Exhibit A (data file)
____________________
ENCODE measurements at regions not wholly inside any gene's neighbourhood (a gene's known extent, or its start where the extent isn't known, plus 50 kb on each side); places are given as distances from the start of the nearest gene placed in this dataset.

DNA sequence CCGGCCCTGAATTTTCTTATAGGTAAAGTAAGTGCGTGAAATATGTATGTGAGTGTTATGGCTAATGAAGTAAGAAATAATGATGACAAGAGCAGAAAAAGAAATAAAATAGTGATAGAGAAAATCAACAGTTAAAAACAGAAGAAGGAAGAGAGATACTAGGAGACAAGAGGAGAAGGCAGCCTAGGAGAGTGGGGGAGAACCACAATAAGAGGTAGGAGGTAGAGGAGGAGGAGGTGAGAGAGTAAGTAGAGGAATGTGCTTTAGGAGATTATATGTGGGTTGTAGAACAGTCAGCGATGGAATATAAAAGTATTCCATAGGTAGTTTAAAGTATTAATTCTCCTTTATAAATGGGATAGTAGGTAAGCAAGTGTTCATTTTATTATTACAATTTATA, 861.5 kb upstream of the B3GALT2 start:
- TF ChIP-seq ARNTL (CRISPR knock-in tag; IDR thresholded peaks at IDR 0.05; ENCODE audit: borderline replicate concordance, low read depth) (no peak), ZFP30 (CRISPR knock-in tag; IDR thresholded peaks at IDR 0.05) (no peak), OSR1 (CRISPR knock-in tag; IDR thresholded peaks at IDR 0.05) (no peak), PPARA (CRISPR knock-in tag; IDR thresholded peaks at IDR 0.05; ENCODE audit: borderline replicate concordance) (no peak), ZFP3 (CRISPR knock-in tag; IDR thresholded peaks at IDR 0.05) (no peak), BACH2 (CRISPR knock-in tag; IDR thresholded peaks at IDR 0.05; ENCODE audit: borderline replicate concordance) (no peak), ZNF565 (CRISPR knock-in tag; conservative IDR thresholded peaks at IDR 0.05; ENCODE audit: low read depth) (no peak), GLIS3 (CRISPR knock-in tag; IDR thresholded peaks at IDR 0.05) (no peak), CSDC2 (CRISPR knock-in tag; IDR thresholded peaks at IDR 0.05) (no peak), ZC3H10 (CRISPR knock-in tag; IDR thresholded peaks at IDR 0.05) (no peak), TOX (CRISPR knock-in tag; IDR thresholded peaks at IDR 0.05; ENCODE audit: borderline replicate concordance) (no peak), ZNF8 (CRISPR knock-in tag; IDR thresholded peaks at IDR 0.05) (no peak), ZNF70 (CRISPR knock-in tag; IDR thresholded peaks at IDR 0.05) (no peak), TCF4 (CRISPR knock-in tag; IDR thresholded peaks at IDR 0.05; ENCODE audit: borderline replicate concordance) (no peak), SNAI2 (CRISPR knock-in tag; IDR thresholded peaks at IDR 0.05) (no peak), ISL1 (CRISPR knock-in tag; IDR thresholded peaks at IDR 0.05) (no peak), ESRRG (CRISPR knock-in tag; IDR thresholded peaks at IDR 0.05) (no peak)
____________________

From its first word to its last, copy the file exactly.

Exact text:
ENCODE measurements at regions not wholly inside any gene's neighbourhood (a gene's known extent, or its start where the extent isn't known, plus 50 kb on each side); places are given as distances from the start of the nearest gene placed in this dataset.

DNA sequence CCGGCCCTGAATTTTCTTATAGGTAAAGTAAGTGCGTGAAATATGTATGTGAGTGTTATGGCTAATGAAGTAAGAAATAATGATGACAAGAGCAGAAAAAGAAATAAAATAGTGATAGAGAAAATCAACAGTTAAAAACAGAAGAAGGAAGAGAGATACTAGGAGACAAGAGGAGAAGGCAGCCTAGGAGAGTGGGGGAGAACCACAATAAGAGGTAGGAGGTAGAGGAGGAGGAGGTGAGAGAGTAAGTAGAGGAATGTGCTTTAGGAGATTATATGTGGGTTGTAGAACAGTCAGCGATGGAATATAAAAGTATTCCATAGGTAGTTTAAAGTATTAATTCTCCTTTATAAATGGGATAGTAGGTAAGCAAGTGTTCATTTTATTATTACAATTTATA, 861.5 kb upstream of the B3GALT2 start:
- TF ChIP-seq ARNTL (CRISPR knock-in tag; IDR thresholded peaks at IDR 0.05; ENCODE audit: borderline replicate concordance, low read depth) (no peak), ZFP30 (CRISPR knock-in tag; IDR thresholded peaks at IDR 0.05) (no peak), OSR1 (CRISPR knock-in tag; IDR thresholded peaks at IDR 0.05) (no peak), PPARA (CRISPR knock-in tag; IDR thresholded peaks at IDR 0.05; ENCODE audit: borderline replicate concordance) (no peak), ZFP3 (CRISPR knock-in tag; IDR thresholded peaks at IDR 0.05) (no peak), BACH2 (CRISPR knock-in tag; IDR thresholded peaks at IDR 0.05; ENCODE audit: borderline replicate concordance) (no peak), ZNF565 (CRISPR knock-in tag; conservative IDR thresholded peaks at IDR 0.05; ENCODE audit: low read depth) (no peak), GLIS3 (CRISPR knock-in tag; IDR thresholded peaks at IDR 0.05) (no peak), CSDC2 (CRISPR knock-in tag; IDR thresholded peaks at IDR 0.05) (no peak), ZC3H10 (CRISPR knock-in tag; IDR thresholded peaks at IDR 0.05) (no peak), TOX (CRISPR knock-in tag; IDR thresholded peaks at IDR 0.05; ENCODE audit: borderline replicate concordance) (no peak), ZNF8 (CRISPR knock-in tag; IDR thresholded peaks at IDR 0.05) (no peak), ZNF70 (CRISPR knock-in tag; IDR thresholded peaks at IDR 0.05) (no peak), TCF4 (CRISPR knock-in tag; IDR thresholded peaks at IDR 0.05; ENCODE audit: borderline replicate concordance) (no peak), SNAI2 (CRISPR knock-in tag; IDR thresholded peaks at IDR 0.05) (no peak), ISL1 (CRISPR knock-in tag; IDR thresholded peaks at IDR 0.05) (no peak), ESRRG (CRISPR knock-in tag; IDR thresholded peaks at IDR 0.05) (no peak)